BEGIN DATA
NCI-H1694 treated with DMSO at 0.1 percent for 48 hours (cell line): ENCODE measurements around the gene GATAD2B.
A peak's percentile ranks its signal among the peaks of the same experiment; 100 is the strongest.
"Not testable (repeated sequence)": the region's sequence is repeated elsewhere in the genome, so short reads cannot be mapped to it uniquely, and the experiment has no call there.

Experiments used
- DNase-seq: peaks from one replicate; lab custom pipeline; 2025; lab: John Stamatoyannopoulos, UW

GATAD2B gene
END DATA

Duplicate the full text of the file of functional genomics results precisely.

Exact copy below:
NCI-H1694 treated with DMSO at 0.1 percent for 48 hours (cell line): ENCODE measurements around the gene GATAD2B.
A peak's percentile ranks its signal among the peaks of the same experiment; 100 is the strongest.
"Not testable (repeated sequence)": the region's sequence is repeated elsewhere in the genome, so short reads cannot be mapped to it uniquely, and the experiment has no call there.

Experiments used
- DNase-seq: peaks from one replicate; lab custom pipeline; 2025; lab: John Stamatoyannopoulos, UW

GATAD2B gene